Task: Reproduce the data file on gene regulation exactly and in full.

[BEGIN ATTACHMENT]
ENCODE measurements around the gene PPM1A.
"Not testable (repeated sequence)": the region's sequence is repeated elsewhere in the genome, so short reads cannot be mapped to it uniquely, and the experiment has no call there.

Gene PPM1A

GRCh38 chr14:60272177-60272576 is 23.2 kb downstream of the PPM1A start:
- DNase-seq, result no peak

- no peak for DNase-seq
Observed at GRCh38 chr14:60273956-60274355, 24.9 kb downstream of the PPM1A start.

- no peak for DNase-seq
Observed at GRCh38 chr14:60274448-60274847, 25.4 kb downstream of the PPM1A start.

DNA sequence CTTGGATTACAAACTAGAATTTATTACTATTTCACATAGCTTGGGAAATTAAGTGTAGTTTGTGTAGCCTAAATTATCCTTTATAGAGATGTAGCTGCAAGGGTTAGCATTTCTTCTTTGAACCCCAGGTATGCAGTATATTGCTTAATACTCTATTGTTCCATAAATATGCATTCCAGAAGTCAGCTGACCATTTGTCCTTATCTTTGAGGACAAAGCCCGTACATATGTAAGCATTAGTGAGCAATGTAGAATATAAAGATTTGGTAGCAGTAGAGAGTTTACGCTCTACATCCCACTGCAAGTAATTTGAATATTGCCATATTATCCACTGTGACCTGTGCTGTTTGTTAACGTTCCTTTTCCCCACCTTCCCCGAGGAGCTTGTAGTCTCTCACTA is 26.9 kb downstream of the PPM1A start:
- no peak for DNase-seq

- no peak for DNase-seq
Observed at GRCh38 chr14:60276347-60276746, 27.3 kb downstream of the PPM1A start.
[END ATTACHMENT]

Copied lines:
ENCODE measurements around the gene PPM1A.
"Not testable (repeated sequence)": the region's sequence is repeated elsewhere in the genome, so short reads cannot be mapped to it uniquely, and the experiment has no call there.

Gene PPM1A

GRCh38 chr14:60272177-60272576 is 23.2 kb downstream of the PPM1A start:
- DNase-seq, result no peak

- no peak for DNase-seq
Observed at GRCh38 chr14:60273956-60274355, 24.9 kb downstream of the PPM1A start.

- no peak for DNase-seq
Observed at GRCh38 chr14:60274448-60274847, 25.4 kb downstream of the PPM1A start.

DNA sequence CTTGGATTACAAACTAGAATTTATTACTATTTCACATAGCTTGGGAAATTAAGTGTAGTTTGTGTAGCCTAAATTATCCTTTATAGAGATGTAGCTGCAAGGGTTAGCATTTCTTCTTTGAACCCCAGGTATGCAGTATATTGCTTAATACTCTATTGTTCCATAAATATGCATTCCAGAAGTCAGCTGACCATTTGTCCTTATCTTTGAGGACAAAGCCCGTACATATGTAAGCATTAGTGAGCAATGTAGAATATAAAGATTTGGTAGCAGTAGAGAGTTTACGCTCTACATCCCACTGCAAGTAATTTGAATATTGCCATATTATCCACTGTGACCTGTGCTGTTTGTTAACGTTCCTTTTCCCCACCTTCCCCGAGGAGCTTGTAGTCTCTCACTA is 26.9 kb downstream of the PPM1A start:
- no peak for DNase-seq

- no peak for DNase-seq
Observed at GRCh38 chr14:60276347-60276746, 27.3 kb downstream of the PPM1A start.